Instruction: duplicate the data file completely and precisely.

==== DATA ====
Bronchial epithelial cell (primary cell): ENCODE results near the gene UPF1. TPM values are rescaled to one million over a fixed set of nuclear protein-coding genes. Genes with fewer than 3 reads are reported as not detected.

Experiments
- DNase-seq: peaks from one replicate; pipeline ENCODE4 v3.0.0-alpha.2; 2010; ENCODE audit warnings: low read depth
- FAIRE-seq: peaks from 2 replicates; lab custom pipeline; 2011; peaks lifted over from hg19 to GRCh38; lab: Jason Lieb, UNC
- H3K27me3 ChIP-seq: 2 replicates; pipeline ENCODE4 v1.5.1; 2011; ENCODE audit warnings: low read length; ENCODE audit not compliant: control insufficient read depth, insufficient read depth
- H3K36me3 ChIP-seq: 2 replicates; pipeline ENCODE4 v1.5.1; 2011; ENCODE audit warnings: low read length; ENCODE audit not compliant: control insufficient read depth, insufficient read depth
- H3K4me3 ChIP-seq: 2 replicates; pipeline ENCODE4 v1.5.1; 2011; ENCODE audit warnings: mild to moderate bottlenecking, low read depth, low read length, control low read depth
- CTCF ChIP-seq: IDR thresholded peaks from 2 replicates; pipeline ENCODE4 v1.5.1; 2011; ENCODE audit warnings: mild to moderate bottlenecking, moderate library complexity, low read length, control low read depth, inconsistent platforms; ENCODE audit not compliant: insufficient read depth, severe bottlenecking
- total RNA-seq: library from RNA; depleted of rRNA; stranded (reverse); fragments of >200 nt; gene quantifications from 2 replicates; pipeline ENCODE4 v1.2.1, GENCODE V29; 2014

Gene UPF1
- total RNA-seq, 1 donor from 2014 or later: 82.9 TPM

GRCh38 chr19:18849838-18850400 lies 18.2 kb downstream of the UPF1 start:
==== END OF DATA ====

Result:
Bronchial epithelial cell (primary cell): ENCODE results near the gene UPF1. TPM values are rescaled to one million over a fixed set of nuclear protein-coding genes. Genes with fewer than 3 reads are reported as not detected.

Experiments
- DNase-seq: peaks from one replicate; pipeline ENCODE4 v3.0.0-alpha.2; 2010; ENCODE audit warnings: low read depth
- FAIRE-seq: peaks from 2 replicates; lab custom pipeline; 2011; peaks lifted over from hg19 to GRCh38; lab: Jason Lieb, UNC
- H3K27me3 ChIP-seq: 2 replicates; pipeline ENCODE4 v1.5.1; 2011; ENCODE audit warnings: low read length; ENCODE audit not compliant: control insufficient read depth, insufficient read depth
- H3K36me3 ChIP-seq: 2 replicates; pipeline ENCODE4 v1.5.1; 2011; ENCODE audit warnings: low read length; ENCODE audit not compliant: control insufficient read depth, insufficient read depth
- H3K4me3 ChIP-seq: 2 replicates; pipeline ENCODE4 v1.5.1; 2011; ENCODE audit warnings: mild to moderate bottlenecking, low read depth, low read length, control low read depth
- CTCF ChIP-seq: IDR thresholded peaks from 2 replicates; pipeline ENCODE4 v1.5.1; 2011; ENCODE audit warnings: mild to moderate bottlenecking, moderate library complexity, low read length, control low read depth, inconsistent platforms; ENCODE audit not compliant: insufficient read depth, severe bottlenecking
- total RNA-seq: library from RNA; depleted of rRNA; stranded (reverse); fragments of >200 nt; gene quantifications from 2 replicates; pipeline ENCODE4 v1.2.1, GENCODE V29; 2014

Gene UPF1
- total RNA-seq, 1 donor from 2014 or later: 82.9 TPM

GRCh38 chr19:18849838-18850400 lies 18.2 kb downstream of the UPF1 start: